Wednesday, June 17, 2015

Meta-Granger Causality Testing

I have a new working paper with Stephan Bruns on the meta-analysis of Granger causality test statistics. This is a methodological paper that follows up on our meta-analysis of the energy-GDP Granger causality literature that was published in the Energy Journal last year. There are several biases in the published literature on the energy-output relationship, which we document in the Energy Journal paper:

1. Publication bias due to sampling variability - the common tendency for statistically significant results to be preferentially published. This is either because journals reject papers that don't find anything significant or more likely because authors don't bother submitting papers without significant results. So they either scrap studies that don't find anything significant or data-mine until they do. This means that the published literature may over-represent the frequency of statistically significant tests. This is likely to be a problem in many areas of economics, but especially in a field where results are all about test statistics and not about effect sizes.

2. Omitted variables bias - Granger causality tests are very susceptible to omitted variables bias. For example, energy use might seem to cause output in a bivariate Granger causality test because it is highly correlated with capital. This is a very serious problem in the actual empirical Granger causality literature, which I noted in my PhD dissertation.

3. Over-fitting/over-rejection bias - In small samples, there is a tendency for vector autoregression model fitting procedures to select more lags of the variables than the true underlying data generation process has. There is also a tendency to over-reject the null hypothesis of no causality in these over-fitted models. This means that a lot of Granger causality results from small sample studies are spurious. We realized in our Energy Journal paper that this was also a serious problem in the empirical Granger causality literature. The following graph illustrates this using studies from the energy-output causality literature:

Each graph shows normalized test statistics for causality in one of the two directions. Rather than fit models with more lags in larger samples, researchers tend to deplete the degrees of freedom by adding more lags. Therefore, there tend to be fewer degrees of freedom for studies with three lags than with two, and fewer for those with two than with one. Also, we see that the average significance level increases as the lags increase and degrees of freedom reduces.

Of course, the second two types of biases give researchers additional opportunities to select statistically significant results for publication and so, more generally, "publication bias" includes selection of statistically significant results from those provided by sampling variability and by various biases.

The standard meta-regression model used in economics deals with the first of the three biases by exploiting the idea that if there is a genuine effect then studies with larger samples should have more statistically significant test statistics than smaller studies. If there is no real effect then there will be either no relation or even a negative relation between significance and sample size. Meta-analysis can test for the effects of omitted variables bias by including dummy variables and interaction terms for the different variables included in primary studies. Finally, in our Energy Journal paper we controlled for the over-fitting/over-rejection bias by including the number of degrees of freedom lost in model fitting in our meta-regression.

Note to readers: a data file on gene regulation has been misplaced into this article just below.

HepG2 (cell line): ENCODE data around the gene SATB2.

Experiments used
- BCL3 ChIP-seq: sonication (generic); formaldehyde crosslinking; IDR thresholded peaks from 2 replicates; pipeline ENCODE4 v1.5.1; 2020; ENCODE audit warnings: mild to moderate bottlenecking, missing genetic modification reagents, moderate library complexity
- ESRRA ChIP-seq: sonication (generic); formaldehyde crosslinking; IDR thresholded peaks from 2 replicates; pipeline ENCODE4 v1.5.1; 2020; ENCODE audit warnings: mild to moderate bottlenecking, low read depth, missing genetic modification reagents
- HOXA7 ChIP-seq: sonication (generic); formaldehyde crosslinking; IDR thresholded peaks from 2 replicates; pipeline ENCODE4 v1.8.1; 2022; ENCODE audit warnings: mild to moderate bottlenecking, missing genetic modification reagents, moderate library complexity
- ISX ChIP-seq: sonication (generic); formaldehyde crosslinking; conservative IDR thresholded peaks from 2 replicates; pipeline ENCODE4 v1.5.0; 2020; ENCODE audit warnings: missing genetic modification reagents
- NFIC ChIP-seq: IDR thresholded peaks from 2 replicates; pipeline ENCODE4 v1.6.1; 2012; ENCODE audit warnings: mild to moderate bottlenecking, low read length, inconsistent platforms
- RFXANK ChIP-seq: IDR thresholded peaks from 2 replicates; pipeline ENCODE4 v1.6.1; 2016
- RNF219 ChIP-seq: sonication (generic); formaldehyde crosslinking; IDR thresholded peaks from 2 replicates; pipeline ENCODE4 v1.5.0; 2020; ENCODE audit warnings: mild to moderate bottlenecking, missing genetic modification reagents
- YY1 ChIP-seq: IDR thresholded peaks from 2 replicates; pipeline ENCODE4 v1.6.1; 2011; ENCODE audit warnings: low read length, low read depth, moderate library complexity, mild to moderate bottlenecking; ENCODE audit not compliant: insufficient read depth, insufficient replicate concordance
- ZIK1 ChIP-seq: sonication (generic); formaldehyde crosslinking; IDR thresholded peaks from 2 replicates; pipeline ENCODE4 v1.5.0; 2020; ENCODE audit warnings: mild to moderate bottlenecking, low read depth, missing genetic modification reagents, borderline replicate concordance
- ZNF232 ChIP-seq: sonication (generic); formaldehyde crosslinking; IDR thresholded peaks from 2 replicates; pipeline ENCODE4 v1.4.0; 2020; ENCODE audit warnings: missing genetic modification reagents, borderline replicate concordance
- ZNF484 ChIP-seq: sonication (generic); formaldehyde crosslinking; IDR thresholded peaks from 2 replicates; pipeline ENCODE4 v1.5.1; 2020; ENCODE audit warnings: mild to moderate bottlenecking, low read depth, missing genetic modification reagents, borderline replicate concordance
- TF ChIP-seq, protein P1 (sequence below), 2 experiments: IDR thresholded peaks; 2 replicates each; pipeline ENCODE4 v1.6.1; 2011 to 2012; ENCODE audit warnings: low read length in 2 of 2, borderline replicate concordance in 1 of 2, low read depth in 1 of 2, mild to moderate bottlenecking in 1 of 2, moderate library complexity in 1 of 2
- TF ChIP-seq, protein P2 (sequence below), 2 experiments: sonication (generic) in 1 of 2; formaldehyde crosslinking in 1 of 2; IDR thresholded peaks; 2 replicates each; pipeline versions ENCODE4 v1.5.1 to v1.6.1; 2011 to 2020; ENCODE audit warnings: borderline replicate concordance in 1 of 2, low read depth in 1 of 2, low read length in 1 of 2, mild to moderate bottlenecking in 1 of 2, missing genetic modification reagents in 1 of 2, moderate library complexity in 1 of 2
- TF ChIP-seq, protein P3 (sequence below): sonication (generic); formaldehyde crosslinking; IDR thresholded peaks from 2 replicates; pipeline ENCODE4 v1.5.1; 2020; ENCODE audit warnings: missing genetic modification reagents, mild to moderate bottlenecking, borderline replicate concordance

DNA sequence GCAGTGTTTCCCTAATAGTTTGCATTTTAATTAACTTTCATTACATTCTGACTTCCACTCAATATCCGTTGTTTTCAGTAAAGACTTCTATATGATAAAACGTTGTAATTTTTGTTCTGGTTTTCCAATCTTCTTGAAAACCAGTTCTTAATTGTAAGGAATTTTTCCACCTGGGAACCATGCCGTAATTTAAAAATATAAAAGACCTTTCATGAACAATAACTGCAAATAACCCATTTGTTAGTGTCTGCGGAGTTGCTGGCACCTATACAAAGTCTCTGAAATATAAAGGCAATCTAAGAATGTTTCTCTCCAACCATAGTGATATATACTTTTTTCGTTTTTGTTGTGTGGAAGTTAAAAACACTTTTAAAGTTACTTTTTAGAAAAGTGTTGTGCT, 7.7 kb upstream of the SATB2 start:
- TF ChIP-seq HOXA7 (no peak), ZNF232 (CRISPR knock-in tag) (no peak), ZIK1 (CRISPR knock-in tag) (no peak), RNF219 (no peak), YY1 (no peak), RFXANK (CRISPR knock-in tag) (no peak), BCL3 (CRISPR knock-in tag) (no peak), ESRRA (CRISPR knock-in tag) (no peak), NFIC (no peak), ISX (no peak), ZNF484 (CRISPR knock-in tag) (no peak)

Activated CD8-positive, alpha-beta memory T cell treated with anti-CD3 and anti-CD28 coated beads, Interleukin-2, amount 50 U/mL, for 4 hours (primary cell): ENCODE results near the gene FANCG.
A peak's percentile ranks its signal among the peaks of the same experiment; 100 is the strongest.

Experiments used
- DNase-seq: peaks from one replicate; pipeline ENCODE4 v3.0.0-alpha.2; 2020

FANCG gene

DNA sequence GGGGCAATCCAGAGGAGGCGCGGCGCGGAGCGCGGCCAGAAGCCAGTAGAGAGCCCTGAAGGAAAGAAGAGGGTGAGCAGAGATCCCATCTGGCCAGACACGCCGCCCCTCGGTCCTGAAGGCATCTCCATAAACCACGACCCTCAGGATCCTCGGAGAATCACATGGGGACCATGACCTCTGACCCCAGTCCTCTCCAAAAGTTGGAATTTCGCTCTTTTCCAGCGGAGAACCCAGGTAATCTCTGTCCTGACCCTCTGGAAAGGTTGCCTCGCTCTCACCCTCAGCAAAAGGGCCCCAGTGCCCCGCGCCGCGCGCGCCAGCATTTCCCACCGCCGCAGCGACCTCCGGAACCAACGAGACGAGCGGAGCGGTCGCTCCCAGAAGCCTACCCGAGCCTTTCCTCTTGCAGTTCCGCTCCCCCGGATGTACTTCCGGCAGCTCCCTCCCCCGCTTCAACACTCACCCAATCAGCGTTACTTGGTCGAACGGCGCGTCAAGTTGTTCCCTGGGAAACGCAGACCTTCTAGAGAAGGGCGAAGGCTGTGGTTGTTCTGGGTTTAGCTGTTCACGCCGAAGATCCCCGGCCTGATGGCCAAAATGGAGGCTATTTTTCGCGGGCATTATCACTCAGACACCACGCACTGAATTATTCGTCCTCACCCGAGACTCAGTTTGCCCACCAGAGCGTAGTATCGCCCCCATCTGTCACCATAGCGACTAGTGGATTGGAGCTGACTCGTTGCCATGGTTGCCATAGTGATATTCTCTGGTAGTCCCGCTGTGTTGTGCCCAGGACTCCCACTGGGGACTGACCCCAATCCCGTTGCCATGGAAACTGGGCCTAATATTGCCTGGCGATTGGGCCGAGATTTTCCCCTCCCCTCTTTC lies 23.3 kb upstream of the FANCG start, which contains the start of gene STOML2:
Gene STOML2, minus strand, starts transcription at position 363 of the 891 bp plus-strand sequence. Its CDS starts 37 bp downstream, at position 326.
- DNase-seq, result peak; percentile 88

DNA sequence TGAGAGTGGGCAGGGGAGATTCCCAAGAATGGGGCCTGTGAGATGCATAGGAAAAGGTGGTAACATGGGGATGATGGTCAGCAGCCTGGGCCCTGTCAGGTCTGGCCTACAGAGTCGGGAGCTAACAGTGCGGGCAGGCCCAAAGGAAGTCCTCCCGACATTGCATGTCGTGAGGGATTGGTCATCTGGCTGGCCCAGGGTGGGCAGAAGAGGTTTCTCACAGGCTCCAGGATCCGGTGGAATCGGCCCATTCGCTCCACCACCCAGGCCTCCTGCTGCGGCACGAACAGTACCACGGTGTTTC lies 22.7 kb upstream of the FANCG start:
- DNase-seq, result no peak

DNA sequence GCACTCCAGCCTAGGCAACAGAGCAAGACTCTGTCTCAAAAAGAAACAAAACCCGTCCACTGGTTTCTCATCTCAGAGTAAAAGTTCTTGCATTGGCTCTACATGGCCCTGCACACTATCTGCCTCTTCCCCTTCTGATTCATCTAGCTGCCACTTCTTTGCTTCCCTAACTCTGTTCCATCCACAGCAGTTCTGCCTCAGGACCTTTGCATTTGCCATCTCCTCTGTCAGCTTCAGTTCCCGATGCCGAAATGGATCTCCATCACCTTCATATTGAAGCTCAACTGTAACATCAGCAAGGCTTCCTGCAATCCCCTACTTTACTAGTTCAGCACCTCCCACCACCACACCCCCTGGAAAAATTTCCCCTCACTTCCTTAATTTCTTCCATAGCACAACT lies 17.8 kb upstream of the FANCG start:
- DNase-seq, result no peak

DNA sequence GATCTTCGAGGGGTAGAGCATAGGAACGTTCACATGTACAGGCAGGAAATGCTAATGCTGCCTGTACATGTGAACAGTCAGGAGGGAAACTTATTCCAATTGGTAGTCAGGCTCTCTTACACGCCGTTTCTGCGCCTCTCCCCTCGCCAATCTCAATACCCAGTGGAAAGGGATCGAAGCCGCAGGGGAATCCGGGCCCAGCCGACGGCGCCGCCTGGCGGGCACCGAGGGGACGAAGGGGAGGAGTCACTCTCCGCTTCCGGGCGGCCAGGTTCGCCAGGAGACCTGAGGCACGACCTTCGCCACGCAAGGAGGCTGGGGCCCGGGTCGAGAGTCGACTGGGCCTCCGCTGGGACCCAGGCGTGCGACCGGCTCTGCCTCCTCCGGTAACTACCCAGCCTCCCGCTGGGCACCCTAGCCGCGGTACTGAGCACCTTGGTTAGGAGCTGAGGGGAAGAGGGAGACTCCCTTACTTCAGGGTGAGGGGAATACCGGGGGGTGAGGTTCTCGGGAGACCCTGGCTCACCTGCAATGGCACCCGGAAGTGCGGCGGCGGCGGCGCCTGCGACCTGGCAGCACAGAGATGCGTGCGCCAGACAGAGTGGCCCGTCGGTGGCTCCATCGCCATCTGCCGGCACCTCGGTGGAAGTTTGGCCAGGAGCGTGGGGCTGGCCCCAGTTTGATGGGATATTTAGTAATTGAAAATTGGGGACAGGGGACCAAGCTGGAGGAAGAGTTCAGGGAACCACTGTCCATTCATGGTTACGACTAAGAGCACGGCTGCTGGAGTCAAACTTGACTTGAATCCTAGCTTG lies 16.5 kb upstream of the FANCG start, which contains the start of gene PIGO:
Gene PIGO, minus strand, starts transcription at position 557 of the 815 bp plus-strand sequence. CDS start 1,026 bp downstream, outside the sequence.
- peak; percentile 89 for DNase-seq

The new paper focuses on the latter issue and examines both the potential prevalence of over-fitting and over-rejection and the effectiveness of controlling for over-fitting. The approach used in this paper is a little different to the Energy Journal paper - here we include the number of lags selected as the control variable. We show by means of Monte Carlo simulations that, even if the primary literature is dominated by false-positive findings of Granger causality, the meta-regression model correctly identifies the absence of genuine Granger causality. The following graphs show the key results:

Power is the probability of reject the null hypothesis of no causality when it is incorrect - so here we have set up a simulated VAR where there is causality from energy to GDP. Mu is the mean sample size of the primary studies in our simulation and var is the variance. So, the lefthand graph is a simulation of mostly small sample studies. The middle one has a mixture of small and large studies, and the right hand graph has mostly large studies (but a few small ones too). The meta sample size is the number of studies that are brought together in the meta-analysis. DGP2a is a data generating process with a small effect size - DGP2b has a larger effect size.

So, what do these graphs show? When the samples in primary studies are small and we only have a meta sample of 10 or 20 studies, it is hard to detect a genuine effect, whatever we do. When the effect size is small it is still hard to detect an effect even when we have 80 primary studies using the traditional economics meta-regression model ("basic model"). Our "extended model" which controls for the number of lags really helps a lot in this situation. With large primary study sizes it is quite easy to detect a true effect with only 20 studies in the meta-analysis and our method adds little value. However, the energy-GDP causality literature has mostly small similar sized samples and is trying to detect what is quite a small effect in the energy causes GDP direction (elasticity of 0.05 or 0.1). Our approach has much to offer in this context.

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